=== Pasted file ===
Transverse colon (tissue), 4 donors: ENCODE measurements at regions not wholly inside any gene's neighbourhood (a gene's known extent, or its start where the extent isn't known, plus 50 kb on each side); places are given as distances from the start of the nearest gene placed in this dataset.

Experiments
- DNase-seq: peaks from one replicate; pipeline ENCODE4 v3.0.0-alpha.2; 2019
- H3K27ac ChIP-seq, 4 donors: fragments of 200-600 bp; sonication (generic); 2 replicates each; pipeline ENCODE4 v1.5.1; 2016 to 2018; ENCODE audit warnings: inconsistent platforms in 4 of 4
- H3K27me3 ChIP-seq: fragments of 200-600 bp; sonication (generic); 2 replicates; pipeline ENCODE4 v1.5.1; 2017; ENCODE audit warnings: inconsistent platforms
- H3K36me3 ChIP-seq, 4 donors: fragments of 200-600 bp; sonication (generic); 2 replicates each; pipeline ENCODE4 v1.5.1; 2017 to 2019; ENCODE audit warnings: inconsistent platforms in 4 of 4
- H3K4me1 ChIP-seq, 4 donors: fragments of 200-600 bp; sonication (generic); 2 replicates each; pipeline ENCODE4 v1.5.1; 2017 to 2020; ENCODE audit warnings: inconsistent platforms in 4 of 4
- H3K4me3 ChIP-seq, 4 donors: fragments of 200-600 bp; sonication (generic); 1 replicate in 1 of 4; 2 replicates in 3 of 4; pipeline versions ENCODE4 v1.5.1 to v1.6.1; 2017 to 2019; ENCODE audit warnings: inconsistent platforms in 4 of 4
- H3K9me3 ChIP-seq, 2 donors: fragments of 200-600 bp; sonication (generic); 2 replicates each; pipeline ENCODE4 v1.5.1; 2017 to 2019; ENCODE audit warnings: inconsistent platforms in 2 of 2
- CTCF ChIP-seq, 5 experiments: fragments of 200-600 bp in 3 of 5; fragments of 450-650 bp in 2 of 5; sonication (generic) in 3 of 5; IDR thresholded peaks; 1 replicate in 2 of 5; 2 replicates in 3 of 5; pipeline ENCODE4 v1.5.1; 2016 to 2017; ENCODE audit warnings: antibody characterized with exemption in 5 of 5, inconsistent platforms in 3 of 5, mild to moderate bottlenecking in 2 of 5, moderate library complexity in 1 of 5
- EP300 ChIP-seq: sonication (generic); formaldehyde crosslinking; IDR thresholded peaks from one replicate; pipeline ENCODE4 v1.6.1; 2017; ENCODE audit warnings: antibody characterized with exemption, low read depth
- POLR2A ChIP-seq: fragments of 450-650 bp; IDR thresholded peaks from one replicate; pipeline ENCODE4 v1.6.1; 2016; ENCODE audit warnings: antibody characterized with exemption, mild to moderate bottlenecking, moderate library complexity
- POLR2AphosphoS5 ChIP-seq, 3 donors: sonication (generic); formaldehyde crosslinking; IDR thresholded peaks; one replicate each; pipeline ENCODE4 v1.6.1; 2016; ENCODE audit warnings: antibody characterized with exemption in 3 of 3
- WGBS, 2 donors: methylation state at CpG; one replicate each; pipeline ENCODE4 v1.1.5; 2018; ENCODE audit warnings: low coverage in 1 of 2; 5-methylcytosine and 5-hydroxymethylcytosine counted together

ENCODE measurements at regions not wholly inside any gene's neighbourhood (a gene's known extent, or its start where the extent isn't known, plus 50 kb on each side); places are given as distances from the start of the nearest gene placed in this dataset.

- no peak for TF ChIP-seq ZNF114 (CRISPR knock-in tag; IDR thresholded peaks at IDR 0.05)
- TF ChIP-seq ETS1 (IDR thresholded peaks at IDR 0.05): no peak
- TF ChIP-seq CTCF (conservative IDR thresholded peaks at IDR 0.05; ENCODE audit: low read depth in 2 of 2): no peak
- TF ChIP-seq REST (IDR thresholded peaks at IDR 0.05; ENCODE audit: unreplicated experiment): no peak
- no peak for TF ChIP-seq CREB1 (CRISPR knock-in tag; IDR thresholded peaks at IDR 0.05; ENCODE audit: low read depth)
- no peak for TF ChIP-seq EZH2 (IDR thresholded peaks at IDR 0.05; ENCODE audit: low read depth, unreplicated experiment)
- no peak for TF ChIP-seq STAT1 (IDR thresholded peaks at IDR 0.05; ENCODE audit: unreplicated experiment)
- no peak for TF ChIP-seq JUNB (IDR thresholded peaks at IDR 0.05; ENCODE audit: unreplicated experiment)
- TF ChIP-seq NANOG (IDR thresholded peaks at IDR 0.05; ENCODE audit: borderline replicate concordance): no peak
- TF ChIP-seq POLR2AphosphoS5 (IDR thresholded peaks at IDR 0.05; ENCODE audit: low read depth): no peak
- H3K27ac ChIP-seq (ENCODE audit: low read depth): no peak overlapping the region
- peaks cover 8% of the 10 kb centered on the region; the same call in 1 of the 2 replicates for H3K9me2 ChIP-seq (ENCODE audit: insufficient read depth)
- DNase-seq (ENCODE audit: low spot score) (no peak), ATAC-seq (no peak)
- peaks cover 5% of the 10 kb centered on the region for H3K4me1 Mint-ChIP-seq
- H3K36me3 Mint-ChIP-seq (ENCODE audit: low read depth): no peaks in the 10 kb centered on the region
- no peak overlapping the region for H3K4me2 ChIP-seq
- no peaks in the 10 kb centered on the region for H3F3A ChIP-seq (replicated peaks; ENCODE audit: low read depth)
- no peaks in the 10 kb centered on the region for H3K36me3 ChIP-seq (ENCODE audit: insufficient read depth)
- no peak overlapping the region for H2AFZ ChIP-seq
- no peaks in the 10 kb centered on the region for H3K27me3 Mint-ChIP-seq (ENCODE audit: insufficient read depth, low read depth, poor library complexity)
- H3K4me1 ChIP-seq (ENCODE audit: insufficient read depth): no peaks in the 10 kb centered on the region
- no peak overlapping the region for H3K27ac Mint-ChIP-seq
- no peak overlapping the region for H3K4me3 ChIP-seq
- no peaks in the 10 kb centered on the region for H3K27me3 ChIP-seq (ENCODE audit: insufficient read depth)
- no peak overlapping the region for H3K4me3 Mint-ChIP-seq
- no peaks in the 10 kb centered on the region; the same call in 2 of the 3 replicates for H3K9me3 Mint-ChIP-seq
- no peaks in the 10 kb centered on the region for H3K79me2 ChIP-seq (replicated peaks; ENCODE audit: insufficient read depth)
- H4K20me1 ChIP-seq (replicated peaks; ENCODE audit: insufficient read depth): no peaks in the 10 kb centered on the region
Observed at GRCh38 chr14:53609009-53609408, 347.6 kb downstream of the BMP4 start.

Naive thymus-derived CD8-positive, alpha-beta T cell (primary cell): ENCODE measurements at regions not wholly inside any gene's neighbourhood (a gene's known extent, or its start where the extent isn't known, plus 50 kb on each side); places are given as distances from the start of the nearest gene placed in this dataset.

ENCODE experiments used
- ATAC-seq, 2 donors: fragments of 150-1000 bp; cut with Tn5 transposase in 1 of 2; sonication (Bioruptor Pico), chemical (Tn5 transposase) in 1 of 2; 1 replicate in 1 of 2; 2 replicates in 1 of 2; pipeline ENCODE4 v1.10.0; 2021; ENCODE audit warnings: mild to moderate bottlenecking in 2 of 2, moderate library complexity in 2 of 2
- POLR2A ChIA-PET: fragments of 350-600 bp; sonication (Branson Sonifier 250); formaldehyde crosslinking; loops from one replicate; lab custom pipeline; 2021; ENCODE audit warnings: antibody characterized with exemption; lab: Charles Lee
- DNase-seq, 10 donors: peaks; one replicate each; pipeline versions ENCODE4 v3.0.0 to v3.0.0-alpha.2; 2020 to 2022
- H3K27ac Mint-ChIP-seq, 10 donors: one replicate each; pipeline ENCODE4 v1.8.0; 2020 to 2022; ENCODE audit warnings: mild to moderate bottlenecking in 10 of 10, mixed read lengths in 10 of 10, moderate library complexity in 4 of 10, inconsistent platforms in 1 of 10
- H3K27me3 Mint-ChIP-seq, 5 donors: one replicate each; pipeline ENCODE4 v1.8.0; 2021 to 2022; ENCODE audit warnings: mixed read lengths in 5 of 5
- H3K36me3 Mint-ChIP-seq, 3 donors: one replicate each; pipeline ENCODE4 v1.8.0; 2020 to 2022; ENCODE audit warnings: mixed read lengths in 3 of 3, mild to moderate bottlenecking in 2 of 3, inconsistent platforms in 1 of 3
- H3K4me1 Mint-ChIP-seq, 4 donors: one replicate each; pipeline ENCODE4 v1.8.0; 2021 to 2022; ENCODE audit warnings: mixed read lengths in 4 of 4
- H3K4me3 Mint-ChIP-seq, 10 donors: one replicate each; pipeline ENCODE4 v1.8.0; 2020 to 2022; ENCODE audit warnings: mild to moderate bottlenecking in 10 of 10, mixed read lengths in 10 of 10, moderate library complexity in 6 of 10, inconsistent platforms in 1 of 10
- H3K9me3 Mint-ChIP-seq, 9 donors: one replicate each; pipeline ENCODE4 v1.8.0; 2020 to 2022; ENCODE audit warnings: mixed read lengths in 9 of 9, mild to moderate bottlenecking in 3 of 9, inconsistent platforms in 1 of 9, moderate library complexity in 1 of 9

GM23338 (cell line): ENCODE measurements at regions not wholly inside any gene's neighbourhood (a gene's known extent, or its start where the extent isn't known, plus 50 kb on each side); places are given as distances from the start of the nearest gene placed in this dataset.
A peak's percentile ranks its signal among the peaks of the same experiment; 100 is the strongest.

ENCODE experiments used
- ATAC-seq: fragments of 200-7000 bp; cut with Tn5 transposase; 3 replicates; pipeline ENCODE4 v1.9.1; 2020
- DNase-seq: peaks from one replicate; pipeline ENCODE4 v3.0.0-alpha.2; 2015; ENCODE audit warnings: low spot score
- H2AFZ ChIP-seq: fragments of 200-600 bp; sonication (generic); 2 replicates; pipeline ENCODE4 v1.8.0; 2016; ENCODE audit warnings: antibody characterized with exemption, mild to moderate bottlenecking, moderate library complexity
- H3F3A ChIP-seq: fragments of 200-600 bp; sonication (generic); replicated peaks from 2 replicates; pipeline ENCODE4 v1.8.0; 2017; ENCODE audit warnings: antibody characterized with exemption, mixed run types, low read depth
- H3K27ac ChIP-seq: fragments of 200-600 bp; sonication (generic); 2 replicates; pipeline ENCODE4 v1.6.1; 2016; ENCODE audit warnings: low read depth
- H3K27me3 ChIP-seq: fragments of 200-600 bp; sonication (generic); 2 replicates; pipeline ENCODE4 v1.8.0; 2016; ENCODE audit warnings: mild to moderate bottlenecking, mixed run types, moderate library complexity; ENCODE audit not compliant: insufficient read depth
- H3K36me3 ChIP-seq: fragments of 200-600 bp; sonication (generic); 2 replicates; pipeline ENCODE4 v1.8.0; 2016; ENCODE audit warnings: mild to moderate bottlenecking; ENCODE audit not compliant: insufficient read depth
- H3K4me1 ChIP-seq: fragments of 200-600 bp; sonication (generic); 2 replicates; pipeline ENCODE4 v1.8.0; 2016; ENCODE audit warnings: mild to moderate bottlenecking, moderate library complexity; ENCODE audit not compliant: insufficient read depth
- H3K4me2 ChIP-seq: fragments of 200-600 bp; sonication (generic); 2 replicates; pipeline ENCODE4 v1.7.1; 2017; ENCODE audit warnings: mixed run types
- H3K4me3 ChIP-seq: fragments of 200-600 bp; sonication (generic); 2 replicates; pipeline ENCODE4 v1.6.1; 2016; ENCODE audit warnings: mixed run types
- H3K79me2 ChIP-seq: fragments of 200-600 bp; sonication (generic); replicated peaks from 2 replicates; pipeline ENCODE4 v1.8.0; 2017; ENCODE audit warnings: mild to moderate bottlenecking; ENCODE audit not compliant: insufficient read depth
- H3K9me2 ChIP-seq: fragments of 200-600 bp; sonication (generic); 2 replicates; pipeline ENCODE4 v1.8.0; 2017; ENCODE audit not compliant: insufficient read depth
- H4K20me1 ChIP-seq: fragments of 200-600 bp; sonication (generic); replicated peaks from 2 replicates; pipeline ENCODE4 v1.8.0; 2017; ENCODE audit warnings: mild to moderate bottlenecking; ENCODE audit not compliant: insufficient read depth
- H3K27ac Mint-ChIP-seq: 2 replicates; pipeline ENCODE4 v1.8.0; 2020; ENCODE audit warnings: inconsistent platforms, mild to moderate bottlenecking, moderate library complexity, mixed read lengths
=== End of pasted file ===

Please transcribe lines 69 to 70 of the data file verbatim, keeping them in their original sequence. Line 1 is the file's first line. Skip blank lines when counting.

- H3K79me2 ChIP-seq: fragments of 200-600 bp; sonication (generic); replicated peaks from 2 replicates; pipeline ENCODE4 v1.8.0; 2017; ENCODE audit warnings: mild to moderate bottlenecking; ENCODE audit not compliant: insufficient read depth
- H3K9me2 ChIP-seq: fragments of 200-600 bp; sonication (generic); 2 replicates; pipeline ENCODE4 v1.8.0; 2017; ENCODE audit not compliant: insufficient read depth